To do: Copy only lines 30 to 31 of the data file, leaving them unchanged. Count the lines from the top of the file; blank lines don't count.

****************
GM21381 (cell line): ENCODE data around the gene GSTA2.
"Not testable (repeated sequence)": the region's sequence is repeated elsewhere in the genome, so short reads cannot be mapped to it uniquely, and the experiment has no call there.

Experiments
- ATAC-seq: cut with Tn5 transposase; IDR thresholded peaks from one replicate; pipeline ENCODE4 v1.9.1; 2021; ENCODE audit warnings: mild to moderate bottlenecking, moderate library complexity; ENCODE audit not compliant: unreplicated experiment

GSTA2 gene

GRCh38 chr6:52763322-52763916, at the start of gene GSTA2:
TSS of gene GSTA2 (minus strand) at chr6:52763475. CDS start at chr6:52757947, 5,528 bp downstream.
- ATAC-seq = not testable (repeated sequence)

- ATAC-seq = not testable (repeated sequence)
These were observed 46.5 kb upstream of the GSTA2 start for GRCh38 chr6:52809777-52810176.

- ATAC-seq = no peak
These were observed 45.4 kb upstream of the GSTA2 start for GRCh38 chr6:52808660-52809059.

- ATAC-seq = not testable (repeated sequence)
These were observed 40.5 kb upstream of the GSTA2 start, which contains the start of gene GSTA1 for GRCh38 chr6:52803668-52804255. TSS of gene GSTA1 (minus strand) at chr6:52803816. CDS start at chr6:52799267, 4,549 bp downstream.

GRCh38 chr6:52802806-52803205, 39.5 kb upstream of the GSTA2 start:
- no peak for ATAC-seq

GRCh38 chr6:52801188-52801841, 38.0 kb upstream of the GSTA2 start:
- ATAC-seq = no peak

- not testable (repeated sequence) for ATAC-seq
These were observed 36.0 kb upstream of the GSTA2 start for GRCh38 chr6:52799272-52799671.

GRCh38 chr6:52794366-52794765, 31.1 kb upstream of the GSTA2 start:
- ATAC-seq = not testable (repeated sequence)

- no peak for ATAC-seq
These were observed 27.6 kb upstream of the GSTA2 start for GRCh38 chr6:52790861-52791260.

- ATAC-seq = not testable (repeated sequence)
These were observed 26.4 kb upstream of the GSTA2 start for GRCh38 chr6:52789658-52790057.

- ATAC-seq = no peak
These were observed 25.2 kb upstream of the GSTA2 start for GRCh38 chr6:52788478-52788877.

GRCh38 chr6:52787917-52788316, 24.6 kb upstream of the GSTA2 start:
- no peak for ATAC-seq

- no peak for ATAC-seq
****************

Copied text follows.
- no peak for ATAC-seq

- no peak for ATAC-seq